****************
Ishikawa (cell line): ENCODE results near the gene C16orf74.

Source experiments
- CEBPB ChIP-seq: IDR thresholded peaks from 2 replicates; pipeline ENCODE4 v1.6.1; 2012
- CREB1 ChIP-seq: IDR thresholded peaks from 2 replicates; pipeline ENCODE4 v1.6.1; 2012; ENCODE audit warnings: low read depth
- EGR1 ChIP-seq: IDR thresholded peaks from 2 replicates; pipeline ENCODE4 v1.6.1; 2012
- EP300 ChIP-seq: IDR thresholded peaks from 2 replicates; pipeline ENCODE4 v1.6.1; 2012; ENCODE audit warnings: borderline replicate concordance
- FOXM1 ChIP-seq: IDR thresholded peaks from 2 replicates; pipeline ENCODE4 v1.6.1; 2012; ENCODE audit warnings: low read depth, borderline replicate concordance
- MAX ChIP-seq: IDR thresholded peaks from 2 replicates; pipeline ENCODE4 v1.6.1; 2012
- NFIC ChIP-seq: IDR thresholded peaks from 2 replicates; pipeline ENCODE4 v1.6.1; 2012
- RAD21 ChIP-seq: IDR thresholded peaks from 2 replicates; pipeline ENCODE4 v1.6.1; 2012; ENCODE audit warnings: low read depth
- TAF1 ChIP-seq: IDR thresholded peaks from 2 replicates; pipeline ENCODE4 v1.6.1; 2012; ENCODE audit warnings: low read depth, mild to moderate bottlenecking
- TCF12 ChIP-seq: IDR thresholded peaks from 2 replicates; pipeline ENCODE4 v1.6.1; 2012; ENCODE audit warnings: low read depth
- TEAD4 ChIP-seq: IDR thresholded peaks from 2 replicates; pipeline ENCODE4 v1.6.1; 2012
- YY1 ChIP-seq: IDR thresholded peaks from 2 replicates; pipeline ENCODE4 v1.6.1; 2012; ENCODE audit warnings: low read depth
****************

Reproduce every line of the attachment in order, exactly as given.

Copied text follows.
Ishikawa (cell line): ENCODE results near the gene C16orf74.

Source experiments
- CEBPB ChIP-seq: IDR thresholded peaks from 2 replicates; pipeline ENCODE4 v1.6.1; 2012
- CREB1 ChIP-seq: IDR thresholded peaks from 2 replicates; pipeline ENCODE4 v1.6.1; 2012; ENCODE audit warnings: low read depth
- EGR1 ChIP-seq: IDR thresholded peaks from 2 replicates; pipeline ENCODE4 v1.6.1; 2012
- EP300 ChIP-seq: IDR thresholded peaks from 2 replicates; pipeline ENCODE4 v1.6.1; 2012; ENCODE audit warnings: borderline replicate concordance
- FOXM1 ChIP-seq: IDR thresholded peaks from 2 replicates; pipeline ENCODE4 v1.6.1; 2012; ENCODE audit warnings: low read depth, borderline replicate concordance
- MAX ChIP-seq: IDR thresholded peaks from 2 replicates; pipeline ENCODE4 v1.6.1; 2012
- NFIC ChIP-seq: IDR thresholded peaks from 2 replicates; pipeline ENCODE4 v1.6.1; 2012
- RAD21 ChIP-seq: IDR thresholded peaks from 2 replicates; pipeline ENCODE4 v1.6.1; 2012; ENCODE audit warnings: low read depth
- TAF1 ChIP-seq: IDR thresholded peaks from 2 replicates; pipeline ENCODE4 v1.6.1; 2012; ENCODE audit warnings: low read depth, mild to moderate bottlenecking
- TCF12 ChIP-seq: IDR thresholded peaks from 2 replicates; pipeline ENCODE4 v1.6.1; 2012; ENCODE audit warnings: low read depth
- TEAD4 ChIP-seq: IDR thresholded peaks from 2 replicates; pipeline ENCODE4 v1.6.1; 2012
- YY1 ChIP-seq: IDR thresholded peaks from 2 replicates; pipeline ENCODE4 v1.6.1; 2012; ENCODE audit warnings: low read depth